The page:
“The diamond-bright dawn woke men and crows and bullocks together. Kim sat up and yawned, shook himself, and thrilled with delight. This was seeing the world in real truth; this was life as he would have it—bustling and shouting, the buckling of belts, and beating of bullocks and creaking of wheels, lighting of fires and cooking of food, and new sights at every turn of the approving eye. The morning mist swept off in a whorl of silver, the parrots shot away to some distant river in shrieking green hosts: all the well-wheels within earshot went to work.” Rudyard Kipling
Reading Kim by Rudyard Kipling for the tenth time in the last twenty-five years, I’ve been thinking about why this novel and no other of the thousands I’ve read calls to me again and again, and why, again and again, I am enthralled from first word to last.
There are books I loved in my teens and twenties I revisited in middle age—Zorba the Greek, The Last Temptation of Christ, Parnassus On Wheels—and a handful of other novels I’ve read a second or third time over the years; but Kim is the only novel I am eager to read again every few years.
This is not a recommendation, however. There was a time when I urged my friends to read Kim and quickly learned that women, for the most part, do not like this book, and some women loathe it. A few men I touted on the book enjoyed the tale, but I was repeatedly cautioned that Kim was out of date, racist, misogynist, and juvenile. Never mind that the writing is exquisite, those charges against the book—none of which I agree with—are prevalent today, so I do not recommend Kim.
One friend suggested I love the book because the character of Kim resonates with some vision of who I imagine I am in relation to the larger world. Perhaps. But I think the greater draw for me is the relationship between Kim and the lama with whom he travels, and through whom he discovers the spiritual side of life. Also, Kim is beloved and revered by not one but four fascinating older men, something I did not experience with my own father or any older man, and I longed for that in my life.
The words in Kim sing to me—glorious prose poetry—else I would not return so often to those pages.
Kim got me thinking about movies I have watched multiple times, as in more than three times, and one movie jumps out before any other: The Horse’s Mouth starring Alec Guinness. I saw the movie when I was eight, eighteen, twenty-five, thirty-seven, thirty-nine, forty-eight, fifty-three, and sixty. And I was enthralled from first frame to last, moved to tears, and greatly inspired each time.
Again, not a recommendation. Having touted this film to many people, I know The Horse’s Mouth is not to everyone’s taste and many women find the movie sexist. Be that as it may, The Horse’s Mouth is still the best film I’ve ever seen about what it is to be an artist of the kind Guinness portrays—a person for whom making art takes precedence over everything else in life. Everything. And the movie is screamingly funny in parts, as well as profoundly moving.
Another film I have seen four times and would gladly watch again tomorrow is Mostly Martha, the German film about a hyper-controlling German chef who is melted out of her emotional isolation by unexpectedly becoming mother to her sister’s young daughter, while having to share her high-end restaurant kitchen with her emotional opposite, a sensual funny guy chef from Italy.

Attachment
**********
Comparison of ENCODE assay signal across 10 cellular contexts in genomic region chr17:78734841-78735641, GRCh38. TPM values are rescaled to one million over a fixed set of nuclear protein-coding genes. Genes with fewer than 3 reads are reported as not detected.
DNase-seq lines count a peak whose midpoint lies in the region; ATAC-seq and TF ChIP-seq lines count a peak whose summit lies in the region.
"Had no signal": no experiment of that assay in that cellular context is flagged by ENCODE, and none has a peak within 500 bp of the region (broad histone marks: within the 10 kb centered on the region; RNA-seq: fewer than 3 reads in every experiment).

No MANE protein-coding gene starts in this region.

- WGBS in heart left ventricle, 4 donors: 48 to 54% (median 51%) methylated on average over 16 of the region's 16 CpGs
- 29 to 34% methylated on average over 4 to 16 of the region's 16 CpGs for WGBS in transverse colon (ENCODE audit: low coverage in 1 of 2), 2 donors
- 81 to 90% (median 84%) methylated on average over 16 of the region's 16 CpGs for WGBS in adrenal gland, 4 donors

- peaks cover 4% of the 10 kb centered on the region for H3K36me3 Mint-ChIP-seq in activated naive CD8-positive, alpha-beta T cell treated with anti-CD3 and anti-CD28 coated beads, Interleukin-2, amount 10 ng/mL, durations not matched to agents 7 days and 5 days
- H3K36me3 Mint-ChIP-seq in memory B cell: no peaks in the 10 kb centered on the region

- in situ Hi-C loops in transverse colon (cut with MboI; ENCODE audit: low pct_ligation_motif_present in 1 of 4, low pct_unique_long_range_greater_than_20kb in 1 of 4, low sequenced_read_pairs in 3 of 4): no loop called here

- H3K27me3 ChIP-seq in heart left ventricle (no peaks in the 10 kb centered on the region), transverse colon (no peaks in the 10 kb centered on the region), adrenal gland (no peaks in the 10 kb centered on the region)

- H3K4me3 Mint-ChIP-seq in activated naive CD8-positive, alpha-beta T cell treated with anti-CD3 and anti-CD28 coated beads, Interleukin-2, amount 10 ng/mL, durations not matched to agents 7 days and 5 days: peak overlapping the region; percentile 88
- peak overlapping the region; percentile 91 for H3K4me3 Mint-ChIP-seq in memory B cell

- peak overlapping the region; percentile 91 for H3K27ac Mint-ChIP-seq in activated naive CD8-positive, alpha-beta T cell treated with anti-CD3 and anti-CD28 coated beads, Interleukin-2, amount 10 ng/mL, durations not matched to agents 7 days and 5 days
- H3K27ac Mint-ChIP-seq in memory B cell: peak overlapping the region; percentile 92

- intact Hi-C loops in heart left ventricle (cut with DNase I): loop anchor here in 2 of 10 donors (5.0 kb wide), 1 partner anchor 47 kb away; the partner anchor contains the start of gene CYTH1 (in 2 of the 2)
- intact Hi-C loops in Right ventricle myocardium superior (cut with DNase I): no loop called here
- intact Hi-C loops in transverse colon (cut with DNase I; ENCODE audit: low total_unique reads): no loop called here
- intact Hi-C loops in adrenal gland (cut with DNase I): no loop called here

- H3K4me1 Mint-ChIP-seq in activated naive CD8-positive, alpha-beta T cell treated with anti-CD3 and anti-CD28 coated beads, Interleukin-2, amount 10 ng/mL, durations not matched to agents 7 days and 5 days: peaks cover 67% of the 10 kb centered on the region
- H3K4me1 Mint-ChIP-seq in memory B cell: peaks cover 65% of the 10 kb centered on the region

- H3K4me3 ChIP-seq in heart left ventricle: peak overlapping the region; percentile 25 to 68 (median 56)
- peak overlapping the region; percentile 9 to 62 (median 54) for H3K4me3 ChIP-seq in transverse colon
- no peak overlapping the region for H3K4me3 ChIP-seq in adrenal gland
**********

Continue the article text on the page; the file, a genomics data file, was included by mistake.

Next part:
The other food-related film I love and have watched multiple times is The Big Night.
Then there is Danny Kaye in The Court Jester. I have seen this movie at least ten times, from when I was a boy until a couple years ago when I couldn’t resist renting it again. I love everything about this movie. Never gets old for me.
In that same vein: Young Frankenstein.
I once knew a man named Jack who used a particular film as a preliminary test for establishing friendships and relationships. If the man or woman being tested did not like the French film Toto le Hero, Jack would have nothing more to do with the person. If the person being tested had not seen the film, which was usually the case, Jack would screen it for them and judge them according to their reaction.
As it happened, I loved Toto le Hero, but made the mistake of raving about it to many of my friends, and with few exceptions they hated the movie. I did not hold this against them, so some of them remained my friends, whereas Jack had almost no friends. But I understood why he felt as he did. When a movie or book or work of art is precious to us, there is undoubtedly something in the work representative of our feelings and spirit, and so another’s rejection of our favorite can feel like a rejection of us.
I’ve been struggling with this very thing regarding Bernie Sanders. I love Bernie Sanders. Yes, I know. He has this flaw and that flaw and he voted wrong on this and that, and he should be better than he is, but I love him. I have never in my life liked a candidate for President of the United States remotely as much as I like Bernie, and I have a hard time feeling friendly toward people who do not share my love for him. For me, Bernie is the reincarnation of Franklin Delano Roosevelt, his opponent the female embodiment of the plutocracy.
Yet some of my favorite people do not love Kim, do not love The Horse’s Mouth, would rather do anything than watch The Court Jester, and do not think Bernie has a chance in hell of unseating the reigning overlords.
But one of the important things I’ve learned from reading Kim ten times is that it is far better to rejoice with others who share our enthusiasms than to waste our precious time feeling bitterly toward those who do not.